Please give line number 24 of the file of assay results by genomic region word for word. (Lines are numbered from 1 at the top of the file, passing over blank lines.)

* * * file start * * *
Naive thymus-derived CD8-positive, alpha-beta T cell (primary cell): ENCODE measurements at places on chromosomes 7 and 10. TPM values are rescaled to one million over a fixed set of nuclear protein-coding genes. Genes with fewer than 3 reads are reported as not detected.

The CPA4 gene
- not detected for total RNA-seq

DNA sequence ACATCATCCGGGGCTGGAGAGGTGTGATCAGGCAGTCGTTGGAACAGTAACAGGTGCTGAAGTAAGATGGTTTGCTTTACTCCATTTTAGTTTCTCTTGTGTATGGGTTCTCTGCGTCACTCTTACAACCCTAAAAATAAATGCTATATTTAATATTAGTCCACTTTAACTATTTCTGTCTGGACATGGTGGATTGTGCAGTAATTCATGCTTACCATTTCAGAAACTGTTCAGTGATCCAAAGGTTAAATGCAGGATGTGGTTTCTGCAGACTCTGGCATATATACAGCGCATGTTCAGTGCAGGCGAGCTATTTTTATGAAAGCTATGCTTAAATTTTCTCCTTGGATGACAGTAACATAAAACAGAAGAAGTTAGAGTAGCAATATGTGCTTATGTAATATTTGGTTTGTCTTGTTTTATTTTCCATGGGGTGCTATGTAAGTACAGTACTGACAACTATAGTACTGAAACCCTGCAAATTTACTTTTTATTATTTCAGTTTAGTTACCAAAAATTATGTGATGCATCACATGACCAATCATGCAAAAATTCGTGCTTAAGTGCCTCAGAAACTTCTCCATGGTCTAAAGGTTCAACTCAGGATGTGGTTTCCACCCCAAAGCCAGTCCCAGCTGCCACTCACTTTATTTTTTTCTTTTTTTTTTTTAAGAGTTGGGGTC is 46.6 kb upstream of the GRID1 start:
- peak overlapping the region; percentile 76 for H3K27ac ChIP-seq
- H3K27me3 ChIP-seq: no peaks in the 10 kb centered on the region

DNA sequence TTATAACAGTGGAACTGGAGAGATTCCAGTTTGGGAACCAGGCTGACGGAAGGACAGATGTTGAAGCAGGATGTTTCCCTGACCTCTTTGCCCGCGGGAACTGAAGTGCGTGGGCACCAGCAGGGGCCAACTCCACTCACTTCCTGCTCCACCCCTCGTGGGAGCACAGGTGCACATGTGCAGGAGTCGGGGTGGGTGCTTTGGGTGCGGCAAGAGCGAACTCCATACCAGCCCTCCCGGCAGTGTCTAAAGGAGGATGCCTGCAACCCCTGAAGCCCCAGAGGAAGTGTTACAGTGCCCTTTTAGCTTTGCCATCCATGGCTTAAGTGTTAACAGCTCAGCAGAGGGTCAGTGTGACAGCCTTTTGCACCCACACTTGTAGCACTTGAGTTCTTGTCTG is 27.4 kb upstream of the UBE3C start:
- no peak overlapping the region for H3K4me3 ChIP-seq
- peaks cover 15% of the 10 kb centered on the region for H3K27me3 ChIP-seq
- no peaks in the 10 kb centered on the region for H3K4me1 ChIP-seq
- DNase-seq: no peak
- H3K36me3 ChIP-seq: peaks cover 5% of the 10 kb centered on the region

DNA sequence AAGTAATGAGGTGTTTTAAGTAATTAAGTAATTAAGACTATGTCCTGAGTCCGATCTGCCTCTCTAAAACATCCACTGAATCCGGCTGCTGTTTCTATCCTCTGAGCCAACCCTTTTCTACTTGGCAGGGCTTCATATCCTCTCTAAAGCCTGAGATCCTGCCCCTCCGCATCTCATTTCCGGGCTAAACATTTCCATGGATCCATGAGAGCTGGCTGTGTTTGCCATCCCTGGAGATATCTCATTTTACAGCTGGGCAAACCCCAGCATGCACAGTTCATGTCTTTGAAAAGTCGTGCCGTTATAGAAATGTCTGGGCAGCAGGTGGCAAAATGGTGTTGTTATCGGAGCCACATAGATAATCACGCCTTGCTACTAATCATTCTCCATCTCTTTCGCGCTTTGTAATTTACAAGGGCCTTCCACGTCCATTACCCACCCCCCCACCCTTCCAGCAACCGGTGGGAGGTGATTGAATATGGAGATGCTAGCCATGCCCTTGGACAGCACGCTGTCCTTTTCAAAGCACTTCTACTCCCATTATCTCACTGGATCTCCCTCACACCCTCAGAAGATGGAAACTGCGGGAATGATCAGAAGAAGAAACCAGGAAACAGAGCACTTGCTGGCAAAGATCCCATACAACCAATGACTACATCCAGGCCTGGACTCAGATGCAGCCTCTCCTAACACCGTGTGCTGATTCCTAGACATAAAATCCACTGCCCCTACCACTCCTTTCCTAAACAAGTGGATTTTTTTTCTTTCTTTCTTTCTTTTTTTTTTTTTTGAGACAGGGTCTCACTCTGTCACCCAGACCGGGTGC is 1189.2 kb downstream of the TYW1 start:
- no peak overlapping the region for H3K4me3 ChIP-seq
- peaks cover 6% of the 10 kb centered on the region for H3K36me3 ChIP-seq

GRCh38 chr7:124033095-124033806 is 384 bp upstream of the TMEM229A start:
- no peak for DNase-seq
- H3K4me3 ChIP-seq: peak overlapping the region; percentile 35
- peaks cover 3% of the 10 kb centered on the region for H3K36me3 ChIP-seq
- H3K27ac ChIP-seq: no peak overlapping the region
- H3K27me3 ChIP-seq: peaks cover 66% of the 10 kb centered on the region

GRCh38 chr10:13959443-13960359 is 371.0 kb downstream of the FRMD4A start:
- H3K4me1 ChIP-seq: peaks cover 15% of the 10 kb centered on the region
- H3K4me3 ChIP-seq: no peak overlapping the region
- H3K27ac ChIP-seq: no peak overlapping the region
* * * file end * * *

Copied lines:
- H3K4me3 ChIP-seq: no peak overlapping the region